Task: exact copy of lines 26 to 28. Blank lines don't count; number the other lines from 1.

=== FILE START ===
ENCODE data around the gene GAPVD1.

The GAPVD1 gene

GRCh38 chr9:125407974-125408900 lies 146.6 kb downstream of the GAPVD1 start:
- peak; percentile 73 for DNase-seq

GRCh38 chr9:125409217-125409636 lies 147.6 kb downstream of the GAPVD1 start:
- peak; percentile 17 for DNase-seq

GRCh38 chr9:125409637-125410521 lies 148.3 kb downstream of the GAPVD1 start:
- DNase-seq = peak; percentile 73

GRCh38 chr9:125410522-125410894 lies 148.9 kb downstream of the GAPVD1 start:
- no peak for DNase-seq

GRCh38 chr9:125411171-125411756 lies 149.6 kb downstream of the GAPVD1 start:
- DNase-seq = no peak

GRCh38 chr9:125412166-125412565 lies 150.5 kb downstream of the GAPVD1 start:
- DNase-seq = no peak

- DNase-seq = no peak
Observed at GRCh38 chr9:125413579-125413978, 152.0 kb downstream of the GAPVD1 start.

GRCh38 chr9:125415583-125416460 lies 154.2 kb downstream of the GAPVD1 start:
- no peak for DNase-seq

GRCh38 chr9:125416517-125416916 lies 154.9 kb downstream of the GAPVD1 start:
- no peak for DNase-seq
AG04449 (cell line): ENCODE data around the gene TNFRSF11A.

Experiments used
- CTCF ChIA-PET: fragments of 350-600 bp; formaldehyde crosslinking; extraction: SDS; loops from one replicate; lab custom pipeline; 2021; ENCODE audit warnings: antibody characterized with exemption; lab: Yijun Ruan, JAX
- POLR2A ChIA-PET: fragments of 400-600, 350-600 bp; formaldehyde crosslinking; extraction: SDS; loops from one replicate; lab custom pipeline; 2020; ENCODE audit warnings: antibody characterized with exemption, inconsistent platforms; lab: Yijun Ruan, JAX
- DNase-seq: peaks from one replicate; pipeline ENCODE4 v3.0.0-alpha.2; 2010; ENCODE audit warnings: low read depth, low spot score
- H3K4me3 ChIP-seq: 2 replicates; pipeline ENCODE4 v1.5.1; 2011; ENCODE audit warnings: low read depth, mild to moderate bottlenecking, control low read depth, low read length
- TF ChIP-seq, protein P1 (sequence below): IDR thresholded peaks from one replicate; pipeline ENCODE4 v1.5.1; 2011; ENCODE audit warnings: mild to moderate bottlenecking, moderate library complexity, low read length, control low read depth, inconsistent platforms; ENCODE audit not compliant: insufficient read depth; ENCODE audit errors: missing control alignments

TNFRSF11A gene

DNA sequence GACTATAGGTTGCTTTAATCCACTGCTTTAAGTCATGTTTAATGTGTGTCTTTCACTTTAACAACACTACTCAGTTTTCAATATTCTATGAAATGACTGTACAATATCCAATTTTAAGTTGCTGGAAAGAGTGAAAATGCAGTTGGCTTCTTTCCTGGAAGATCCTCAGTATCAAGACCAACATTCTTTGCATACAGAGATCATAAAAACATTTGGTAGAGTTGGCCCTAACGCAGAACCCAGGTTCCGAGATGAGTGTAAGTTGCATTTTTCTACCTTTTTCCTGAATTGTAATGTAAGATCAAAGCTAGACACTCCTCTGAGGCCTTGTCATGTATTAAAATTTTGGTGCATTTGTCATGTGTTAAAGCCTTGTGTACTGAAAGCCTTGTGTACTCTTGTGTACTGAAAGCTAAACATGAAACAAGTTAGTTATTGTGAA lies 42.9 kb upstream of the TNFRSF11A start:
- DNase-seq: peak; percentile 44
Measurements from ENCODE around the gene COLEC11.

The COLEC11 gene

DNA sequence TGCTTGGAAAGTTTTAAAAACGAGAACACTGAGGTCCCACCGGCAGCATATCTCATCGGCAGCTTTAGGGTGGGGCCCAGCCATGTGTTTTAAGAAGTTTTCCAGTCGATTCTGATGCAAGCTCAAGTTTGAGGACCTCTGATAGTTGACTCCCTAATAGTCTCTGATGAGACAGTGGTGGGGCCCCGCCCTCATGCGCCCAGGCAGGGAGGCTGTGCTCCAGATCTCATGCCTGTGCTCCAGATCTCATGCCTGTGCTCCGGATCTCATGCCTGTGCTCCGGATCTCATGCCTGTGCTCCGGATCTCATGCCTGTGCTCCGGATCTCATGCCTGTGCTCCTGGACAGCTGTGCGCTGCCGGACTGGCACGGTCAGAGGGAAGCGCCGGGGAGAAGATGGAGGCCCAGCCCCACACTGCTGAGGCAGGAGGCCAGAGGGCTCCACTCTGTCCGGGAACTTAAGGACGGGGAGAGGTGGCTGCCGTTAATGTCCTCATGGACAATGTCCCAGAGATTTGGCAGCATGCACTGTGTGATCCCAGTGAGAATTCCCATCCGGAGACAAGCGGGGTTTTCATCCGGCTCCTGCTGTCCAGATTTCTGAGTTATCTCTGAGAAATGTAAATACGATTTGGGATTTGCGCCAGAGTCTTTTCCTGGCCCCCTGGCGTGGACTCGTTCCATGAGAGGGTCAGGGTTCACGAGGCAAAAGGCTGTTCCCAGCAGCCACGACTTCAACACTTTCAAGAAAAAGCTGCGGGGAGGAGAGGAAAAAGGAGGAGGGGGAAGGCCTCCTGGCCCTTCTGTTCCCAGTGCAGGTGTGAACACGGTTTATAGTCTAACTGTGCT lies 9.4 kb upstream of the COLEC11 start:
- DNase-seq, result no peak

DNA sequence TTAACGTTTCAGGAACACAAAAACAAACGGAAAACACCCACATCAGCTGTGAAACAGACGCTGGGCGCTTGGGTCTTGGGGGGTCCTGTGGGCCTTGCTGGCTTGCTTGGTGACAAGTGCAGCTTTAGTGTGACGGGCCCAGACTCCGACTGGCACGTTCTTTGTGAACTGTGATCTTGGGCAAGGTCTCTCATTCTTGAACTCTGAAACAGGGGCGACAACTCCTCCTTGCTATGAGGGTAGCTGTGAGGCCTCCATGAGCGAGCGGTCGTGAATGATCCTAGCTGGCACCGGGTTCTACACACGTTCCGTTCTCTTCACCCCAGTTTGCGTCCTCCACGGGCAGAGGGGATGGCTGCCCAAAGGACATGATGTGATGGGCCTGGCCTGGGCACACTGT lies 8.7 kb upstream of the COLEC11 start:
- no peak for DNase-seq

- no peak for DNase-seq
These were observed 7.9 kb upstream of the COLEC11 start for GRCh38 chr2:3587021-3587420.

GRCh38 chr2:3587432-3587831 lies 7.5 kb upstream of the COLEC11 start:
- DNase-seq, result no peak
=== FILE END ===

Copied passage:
- H3K4me3 ChIP-seq: 2 replicates; pipeline ENCODE4 v1.5.1; 2011; ENCODE audit warnings: low read depth, mild to moderate bottlenecking, control low read depth, low read length
- TF ChIP-seq, protein P1 (sequence below): IDR thresholded peaks from one replicate; pipeline ENCODE4 v1.5.1; 2011; ENCODE audit warnings: mild to moderate bottlenecking, moderate library complexity, low read length, control low read depth, inconsistent platforms; ENCODE audit not compliant: insufficient read depth; ENCODE audit errors: missing control alignments

TNFRSF11A gene